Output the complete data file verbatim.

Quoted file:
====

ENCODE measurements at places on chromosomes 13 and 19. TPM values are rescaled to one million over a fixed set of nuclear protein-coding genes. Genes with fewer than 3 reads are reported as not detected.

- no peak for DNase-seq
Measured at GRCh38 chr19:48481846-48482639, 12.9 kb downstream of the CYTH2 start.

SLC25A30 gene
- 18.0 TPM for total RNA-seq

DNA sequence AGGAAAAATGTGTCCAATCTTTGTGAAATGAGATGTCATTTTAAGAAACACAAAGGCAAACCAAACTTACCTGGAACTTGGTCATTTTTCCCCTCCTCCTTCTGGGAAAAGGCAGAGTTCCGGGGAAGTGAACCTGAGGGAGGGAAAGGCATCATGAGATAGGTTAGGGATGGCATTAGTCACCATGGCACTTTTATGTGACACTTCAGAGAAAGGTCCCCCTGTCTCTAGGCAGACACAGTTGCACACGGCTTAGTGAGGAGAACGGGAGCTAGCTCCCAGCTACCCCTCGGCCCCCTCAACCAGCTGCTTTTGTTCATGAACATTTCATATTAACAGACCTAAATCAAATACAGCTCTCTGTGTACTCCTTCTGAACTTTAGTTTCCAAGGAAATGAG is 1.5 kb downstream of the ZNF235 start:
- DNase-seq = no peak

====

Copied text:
ENCODE measurements at places on chromosomes 13 and 19. TPM values are rescaled to one million over a fixed set of nuclear protein-coding genes. Genes with fewer than 3 reads are reported as not detected.

- no peak for DNase-seq
Measured at GRCh38 chr19:48481846-48482639, 12.9 kb downstream of the CYTH2 start.

SLC25A30 gene
- 18.0 TPM for total RNA-seq

DNA sequence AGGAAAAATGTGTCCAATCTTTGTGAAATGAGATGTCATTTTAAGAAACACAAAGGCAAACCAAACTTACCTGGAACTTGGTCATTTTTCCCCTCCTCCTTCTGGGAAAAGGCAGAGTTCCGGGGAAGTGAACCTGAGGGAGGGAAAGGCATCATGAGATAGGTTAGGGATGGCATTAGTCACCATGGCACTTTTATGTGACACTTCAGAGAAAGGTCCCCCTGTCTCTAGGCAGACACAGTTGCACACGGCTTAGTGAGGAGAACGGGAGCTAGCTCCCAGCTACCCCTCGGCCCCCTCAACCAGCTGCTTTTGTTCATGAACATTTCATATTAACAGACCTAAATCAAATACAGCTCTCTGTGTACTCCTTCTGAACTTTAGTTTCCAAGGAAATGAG is 1.5 kb downstream of the ZNF235 start:
- DNase-seq = no peak